What allows the statute of limitations on debt collection to be reset?
asked November 22, 2017 by Anonymous
A friend was recently contacted by a collection agency regarding an old credit card debt from over 4 years ago. The collection agent they spoke with mentioned “the statute” casually during the conversation, but did not elaborate.
We’ve done some research, and learned that the statute of limitations for legal action on a debt if you reside in Ontario is 2 years. We’ve also seen some references to situations that would reset the statute. My friend has not provided anything to them in writing, only spoken with them on the phone. She made tentative plans to pay a settlement amount with them, and they have sent a written confirmation of their offer, however she has not submitted the payment yet, and based on our research, it becomes unclear whether the conversations she had would trigger the statute to reset for this debt, as the calls were “recorded for training and quality purposes.”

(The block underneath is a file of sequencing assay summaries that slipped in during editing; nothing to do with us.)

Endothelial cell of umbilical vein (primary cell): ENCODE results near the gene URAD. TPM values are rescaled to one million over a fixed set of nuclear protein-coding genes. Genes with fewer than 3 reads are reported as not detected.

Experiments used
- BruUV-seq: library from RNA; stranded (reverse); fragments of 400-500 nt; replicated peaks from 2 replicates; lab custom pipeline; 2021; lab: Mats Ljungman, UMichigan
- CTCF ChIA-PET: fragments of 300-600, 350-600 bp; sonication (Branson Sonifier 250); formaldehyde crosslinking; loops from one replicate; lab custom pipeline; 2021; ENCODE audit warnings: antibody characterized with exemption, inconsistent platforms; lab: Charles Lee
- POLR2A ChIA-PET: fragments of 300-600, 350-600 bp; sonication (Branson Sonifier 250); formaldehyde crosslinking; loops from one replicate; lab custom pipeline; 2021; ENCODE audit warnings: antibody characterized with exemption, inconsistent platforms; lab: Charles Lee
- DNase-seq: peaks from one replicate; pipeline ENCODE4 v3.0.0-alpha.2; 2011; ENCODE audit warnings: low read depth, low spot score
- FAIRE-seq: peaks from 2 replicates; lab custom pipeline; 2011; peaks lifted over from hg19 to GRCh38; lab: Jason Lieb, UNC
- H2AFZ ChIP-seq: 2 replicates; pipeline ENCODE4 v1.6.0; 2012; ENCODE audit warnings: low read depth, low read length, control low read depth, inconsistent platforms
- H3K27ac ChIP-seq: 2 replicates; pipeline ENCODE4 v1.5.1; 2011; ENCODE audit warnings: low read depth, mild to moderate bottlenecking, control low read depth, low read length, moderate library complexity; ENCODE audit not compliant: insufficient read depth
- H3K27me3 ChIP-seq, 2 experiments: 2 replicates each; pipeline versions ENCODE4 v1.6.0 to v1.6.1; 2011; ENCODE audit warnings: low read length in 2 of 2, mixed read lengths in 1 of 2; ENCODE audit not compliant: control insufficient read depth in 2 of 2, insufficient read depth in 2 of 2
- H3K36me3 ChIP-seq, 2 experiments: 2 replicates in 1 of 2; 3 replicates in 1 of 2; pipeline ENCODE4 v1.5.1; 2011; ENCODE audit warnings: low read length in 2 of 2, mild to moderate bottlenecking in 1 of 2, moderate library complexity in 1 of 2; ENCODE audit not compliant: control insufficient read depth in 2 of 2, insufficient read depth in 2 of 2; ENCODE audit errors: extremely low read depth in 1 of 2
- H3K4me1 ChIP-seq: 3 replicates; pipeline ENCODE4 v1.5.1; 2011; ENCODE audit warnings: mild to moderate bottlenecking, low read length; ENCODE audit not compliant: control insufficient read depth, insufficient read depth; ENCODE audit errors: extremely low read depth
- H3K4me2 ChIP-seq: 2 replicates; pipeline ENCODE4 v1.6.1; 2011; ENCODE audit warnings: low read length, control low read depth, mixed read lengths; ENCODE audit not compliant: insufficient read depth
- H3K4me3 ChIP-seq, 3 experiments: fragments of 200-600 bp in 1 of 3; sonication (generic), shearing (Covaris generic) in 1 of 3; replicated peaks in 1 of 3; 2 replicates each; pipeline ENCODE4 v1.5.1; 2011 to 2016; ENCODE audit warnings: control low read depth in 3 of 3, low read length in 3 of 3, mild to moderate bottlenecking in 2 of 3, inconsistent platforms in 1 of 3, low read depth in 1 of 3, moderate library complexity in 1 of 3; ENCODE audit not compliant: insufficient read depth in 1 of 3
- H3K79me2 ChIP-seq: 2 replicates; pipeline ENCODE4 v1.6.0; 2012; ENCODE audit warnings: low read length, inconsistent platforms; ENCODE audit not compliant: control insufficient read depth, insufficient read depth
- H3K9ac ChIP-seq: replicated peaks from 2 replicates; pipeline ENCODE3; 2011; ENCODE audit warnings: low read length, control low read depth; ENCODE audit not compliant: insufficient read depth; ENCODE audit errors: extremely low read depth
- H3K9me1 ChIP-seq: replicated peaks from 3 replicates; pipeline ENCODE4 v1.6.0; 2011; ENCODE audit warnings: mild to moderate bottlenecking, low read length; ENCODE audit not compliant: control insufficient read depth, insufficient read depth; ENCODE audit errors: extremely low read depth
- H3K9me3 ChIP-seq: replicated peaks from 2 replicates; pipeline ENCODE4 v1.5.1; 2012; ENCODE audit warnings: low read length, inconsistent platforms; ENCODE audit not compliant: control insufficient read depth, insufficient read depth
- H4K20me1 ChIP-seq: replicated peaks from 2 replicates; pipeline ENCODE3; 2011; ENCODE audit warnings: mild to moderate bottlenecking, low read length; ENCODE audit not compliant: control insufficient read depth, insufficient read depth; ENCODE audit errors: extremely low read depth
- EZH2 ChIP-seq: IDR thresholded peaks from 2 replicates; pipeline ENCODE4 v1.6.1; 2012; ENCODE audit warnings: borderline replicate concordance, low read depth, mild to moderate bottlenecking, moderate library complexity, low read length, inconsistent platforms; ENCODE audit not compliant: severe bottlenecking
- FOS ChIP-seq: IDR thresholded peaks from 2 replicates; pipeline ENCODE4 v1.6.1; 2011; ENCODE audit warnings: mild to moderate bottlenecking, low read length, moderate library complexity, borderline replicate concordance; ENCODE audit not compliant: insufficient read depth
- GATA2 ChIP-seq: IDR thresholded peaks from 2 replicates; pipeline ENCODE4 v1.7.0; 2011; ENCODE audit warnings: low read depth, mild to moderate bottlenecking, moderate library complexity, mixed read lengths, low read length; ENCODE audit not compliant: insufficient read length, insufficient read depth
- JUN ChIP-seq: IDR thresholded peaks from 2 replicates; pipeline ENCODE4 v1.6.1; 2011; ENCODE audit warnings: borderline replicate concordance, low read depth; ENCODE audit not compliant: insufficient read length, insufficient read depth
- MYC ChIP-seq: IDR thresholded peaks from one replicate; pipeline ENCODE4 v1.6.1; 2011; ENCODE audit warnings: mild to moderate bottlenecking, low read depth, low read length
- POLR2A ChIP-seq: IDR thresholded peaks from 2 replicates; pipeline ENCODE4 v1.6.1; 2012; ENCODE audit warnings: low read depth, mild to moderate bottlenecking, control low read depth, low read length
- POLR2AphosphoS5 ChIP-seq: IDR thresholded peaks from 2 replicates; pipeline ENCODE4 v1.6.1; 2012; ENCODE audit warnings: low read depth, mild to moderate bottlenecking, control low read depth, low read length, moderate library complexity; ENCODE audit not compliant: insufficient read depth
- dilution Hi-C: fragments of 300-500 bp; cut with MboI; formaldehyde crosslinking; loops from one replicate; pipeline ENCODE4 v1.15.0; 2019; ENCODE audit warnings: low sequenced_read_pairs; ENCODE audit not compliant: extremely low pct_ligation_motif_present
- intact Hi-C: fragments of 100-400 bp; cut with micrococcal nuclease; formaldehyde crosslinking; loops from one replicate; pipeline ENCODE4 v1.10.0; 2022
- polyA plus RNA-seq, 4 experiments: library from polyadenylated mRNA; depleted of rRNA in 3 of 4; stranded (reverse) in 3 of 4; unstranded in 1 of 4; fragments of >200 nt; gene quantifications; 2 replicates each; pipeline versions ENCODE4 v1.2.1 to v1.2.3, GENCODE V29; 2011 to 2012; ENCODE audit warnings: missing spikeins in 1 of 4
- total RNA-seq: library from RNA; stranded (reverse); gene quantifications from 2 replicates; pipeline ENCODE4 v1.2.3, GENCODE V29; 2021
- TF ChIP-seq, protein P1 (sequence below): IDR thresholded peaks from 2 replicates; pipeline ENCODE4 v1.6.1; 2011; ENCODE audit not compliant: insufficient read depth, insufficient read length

Can you please to clarify whether their interaction thus far would reset the statute?
The statute of limitation starts from the last time your friend made a payment to the creditor. If that limit is up they can no longer chase you in court for the payment. But, your friend should know the credit reporting agency will have a record of non-payment and this will have a severe and damaging effect on her credit report, making it harder for her to get a loan.
answered 7 months ago by Debt.ca Staff